Ihsahn stretches across Eremita an emotional arc that covers the aspects of this type of life, and places into the dramatic arc of metal the contours of this experience. It strikes a perhaps melodramatic scene to those outside of it, but that technically is what art is; if it were to be stripped of melodrama, it would be the real lived experience and not an affect art-object derived from it or meant to evoke it outside of itself. Eremita became a solace in difficult times, and like most of the great metal I have learned to love, a sign that there are people like me out there, people who envision and dream in similar contours and shapes. Music like this becomes an object of solidarity across time and space. I’m a cishet white man in America, so I’m cloaked deeply with privilege by external identifiers, and I acknowledge that; my interiority, however, is a rare sort, and places me personally on the outs with a lot of people, and so to have something which offers solidarity toward those inner identifiers without cheaply and immortally invoking a solidarity of “whiteness” or “maleness”, etc, that very bad art and people sometimes do is refreshing and emotionally necessary.
(Too much metal seeks to succor that sense of outsiderness that can strike many for many reasons, but does so precisely by invoking whiteness or maleness or straightness, and leads both the band and listener down a road to explicit racism and misogyny and trans/homophobia, etc. Ihsahn, like all great metal, does not; metal is ultimately the music of the defense of the marginalized, be it personal or systemic marginalizations, and so to resort to racism or misogyny or queerphobias precisely undermines the why of metal by striking at those most viciously and brutally assaulted in their marginalizations.)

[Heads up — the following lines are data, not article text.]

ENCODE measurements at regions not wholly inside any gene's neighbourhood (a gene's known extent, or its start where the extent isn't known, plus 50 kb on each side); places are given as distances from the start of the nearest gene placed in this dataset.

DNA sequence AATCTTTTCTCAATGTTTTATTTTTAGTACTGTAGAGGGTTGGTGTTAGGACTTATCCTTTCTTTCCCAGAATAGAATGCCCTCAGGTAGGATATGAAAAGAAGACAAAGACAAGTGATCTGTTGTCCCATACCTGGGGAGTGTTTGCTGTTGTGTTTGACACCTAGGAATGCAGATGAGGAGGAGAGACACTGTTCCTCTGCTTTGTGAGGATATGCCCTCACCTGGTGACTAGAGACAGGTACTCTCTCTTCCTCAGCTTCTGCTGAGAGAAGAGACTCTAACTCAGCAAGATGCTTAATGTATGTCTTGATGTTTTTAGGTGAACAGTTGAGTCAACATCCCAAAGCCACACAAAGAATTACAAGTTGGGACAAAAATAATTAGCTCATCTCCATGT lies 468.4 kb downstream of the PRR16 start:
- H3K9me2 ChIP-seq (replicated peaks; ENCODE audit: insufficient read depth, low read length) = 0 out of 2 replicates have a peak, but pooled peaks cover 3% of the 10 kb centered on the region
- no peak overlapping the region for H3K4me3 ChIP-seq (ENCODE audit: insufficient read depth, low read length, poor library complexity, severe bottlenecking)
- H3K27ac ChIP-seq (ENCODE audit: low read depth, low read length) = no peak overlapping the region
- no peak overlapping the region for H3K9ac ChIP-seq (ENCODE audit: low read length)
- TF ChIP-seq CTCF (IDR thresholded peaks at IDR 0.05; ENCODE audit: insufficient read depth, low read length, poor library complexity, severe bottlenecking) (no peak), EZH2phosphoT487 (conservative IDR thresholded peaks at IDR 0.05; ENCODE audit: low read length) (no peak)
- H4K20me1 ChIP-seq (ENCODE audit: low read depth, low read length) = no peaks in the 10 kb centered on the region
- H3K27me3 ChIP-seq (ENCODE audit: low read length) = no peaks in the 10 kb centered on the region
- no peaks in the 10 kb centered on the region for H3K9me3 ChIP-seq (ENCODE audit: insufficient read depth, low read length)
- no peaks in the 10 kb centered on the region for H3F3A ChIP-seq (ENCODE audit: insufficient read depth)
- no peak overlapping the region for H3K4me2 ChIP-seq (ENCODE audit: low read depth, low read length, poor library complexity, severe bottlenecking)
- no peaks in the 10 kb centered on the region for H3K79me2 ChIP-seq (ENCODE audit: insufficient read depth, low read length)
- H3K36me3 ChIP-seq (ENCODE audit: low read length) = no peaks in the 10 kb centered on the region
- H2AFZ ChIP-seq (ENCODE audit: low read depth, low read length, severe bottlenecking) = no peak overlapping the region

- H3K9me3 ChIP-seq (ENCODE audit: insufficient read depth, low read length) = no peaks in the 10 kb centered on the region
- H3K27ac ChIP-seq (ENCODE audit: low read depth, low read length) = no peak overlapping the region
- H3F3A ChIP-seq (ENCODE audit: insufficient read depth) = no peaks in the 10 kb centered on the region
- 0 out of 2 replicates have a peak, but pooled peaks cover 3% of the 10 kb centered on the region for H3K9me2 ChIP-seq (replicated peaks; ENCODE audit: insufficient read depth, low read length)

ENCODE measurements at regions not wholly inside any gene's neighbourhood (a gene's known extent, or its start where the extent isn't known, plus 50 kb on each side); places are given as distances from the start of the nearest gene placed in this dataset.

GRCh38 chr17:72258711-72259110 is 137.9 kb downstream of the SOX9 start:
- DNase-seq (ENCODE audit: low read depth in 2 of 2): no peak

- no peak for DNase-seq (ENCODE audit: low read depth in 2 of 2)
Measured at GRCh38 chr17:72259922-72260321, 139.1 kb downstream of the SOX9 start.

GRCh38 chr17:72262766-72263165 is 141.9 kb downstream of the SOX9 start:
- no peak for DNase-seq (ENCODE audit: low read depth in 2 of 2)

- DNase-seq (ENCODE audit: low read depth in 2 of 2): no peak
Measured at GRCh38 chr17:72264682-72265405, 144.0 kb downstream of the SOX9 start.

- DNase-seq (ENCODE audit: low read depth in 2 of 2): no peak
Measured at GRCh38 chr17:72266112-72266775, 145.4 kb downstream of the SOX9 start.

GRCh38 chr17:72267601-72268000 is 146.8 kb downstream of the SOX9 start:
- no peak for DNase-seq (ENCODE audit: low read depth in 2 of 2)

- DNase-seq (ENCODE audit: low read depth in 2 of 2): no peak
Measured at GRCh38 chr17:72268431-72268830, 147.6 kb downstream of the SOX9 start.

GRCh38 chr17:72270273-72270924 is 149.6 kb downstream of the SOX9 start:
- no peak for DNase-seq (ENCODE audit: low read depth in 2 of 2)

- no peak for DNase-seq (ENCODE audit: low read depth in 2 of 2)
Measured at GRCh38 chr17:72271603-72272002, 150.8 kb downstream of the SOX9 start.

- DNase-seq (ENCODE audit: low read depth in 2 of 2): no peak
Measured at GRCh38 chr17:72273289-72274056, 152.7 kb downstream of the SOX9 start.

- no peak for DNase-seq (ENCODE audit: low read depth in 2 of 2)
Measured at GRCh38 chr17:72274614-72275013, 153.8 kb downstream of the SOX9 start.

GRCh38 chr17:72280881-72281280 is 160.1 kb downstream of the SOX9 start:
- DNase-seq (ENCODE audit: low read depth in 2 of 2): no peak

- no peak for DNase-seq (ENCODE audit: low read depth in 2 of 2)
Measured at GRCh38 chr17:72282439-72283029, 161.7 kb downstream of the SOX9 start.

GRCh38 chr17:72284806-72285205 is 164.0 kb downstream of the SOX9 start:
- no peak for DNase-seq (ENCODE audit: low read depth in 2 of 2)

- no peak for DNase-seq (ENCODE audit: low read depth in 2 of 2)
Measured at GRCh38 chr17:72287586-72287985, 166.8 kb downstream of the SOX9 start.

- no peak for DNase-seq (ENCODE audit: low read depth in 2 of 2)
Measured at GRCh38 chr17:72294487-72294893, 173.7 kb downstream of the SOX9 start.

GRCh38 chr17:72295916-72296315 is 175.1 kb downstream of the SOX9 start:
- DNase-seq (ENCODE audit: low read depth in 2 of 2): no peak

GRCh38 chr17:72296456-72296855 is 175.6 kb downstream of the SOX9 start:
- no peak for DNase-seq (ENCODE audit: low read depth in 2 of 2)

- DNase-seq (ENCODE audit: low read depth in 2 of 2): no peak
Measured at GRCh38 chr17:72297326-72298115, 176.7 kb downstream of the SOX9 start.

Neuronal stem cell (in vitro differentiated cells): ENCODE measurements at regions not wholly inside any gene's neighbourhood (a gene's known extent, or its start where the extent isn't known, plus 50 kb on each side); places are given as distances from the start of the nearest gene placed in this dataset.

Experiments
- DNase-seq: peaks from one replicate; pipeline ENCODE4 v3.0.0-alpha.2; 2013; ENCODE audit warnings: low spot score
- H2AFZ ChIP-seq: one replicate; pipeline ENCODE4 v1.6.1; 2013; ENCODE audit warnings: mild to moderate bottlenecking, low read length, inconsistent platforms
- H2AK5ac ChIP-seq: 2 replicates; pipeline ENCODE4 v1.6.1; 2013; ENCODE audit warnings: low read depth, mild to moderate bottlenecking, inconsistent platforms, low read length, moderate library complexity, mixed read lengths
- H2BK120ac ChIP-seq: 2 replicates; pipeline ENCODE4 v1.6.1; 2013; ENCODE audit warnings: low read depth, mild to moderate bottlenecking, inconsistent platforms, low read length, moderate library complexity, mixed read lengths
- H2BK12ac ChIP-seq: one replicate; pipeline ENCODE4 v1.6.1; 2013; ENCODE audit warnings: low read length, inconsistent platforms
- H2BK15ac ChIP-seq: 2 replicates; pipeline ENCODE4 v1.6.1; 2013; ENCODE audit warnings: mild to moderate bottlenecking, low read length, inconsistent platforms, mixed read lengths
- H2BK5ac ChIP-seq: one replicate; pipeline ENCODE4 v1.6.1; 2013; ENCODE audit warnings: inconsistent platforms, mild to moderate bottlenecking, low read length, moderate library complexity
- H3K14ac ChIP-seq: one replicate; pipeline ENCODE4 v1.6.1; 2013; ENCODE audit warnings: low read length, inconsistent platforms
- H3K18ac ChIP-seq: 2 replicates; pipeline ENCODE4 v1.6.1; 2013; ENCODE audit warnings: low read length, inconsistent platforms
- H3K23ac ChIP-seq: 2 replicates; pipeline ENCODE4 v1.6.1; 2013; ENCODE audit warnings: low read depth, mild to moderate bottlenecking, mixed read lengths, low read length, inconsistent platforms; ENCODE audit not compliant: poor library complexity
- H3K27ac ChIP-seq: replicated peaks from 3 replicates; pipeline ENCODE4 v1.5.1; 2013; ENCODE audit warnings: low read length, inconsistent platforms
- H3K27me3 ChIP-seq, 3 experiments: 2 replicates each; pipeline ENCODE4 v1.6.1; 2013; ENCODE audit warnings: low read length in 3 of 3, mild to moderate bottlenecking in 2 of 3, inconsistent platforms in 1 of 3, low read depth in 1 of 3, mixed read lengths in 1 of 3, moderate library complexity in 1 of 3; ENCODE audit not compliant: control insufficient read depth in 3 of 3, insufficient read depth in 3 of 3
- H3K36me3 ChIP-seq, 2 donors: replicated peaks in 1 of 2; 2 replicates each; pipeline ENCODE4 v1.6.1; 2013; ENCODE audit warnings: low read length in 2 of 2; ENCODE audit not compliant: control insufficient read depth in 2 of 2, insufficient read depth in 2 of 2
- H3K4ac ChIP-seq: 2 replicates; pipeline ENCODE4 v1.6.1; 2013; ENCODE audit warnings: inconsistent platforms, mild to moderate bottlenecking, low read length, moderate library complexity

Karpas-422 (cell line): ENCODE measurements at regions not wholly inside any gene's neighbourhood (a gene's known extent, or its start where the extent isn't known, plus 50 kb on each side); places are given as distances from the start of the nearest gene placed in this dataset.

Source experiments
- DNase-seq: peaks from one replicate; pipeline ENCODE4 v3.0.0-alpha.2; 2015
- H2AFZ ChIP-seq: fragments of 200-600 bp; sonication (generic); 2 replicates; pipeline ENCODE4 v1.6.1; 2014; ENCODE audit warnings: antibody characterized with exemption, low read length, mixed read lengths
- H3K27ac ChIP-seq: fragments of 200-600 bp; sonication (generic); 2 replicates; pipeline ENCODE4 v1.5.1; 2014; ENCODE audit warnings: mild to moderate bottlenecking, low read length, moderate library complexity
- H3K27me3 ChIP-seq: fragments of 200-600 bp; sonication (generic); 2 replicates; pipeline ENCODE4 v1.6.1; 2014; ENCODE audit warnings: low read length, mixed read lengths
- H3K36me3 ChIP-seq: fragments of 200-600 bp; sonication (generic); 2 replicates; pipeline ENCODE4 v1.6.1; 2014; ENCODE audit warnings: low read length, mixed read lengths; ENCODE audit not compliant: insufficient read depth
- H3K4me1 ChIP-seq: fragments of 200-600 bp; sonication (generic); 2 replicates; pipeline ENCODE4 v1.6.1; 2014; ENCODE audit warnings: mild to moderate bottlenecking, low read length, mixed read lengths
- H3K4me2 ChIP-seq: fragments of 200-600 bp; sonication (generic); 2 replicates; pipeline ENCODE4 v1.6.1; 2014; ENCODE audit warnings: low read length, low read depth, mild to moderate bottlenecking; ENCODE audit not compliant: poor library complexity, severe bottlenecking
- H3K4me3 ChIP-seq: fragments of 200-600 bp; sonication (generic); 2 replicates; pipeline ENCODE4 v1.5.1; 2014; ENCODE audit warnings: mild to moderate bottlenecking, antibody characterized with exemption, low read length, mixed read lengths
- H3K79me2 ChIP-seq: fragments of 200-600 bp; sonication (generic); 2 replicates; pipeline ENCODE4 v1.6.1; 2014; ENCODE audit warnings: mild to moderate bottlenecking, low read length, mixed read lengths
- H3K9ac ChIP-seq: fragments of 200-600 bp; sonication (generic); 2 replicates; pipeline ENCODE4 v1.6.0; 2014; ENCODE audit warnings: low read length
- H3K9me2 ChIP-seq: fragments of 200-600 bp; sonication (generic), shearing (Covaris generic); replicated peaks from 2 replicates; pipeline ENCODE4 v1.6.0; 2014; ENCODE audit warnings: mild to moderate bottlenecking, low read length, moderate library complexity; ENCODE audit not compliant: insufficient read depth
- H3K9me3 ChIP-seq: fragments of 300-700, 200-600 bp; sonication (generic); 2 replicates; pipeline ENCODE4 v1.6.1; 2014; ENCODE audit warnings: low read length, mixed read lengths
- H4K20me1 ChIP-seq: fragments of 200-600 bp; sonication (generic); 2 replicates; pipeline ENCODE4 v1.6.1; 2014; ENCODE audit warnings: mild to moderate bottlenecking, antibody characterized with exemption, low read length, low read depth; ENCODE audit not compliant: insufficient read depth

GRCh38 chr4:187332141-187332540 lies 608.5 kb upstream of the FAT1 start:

A few lines from the album that resonate:
“The shame feeds the anger feeds the shame feeds the anger feeds…”
“She spoke to me as if hope were real and peace were something I could feel.”
“From the window one could see the long dark road stretch back for miles; a path of peril, sleepless black, now breathing slow, alone, not free.”
Ihsahn always had a lyrical knack, focusing more on narrative than some of his other peers in black metal and beyond; it is a trait he shared with Garm, another of the great lyricists and vocalists of second wave black metal, and another artist who has (along with his band Ulver) moved into other domains in following their muse. Eremita seems to tell the tale of a hermit retreating to a cabin after a murder to bury the body of the person they murdered and to process the guilt, shame, and anger of their deed; the nature of who or what is murdered and buried is left ambiguous, potentially the previous Self, or another, or perhaps something more abstract. But it is the fixation on burial, isolation, reconciliation, and the quest (and question) of peace that moves me. It has become a referent when I return to these topics in self-reflection, an album I put on as a sort of guided meditation. Its fruits for me in these spaces is undeniable; in a tenuous place I once stood, it stood with me, and in my bipolar fits of self-destructive mania and depression it saved me, and in doing changed my life, and made itself deserving of enumeration here.
10. Dream Theater — Scenes From A Memory
The purpose of this list is not to impress you, nor necessarily to move you, but to tell the truth about myself, and in honesty reflect the value of things that have been valuable to me in my life, regardless of how they may seem to others.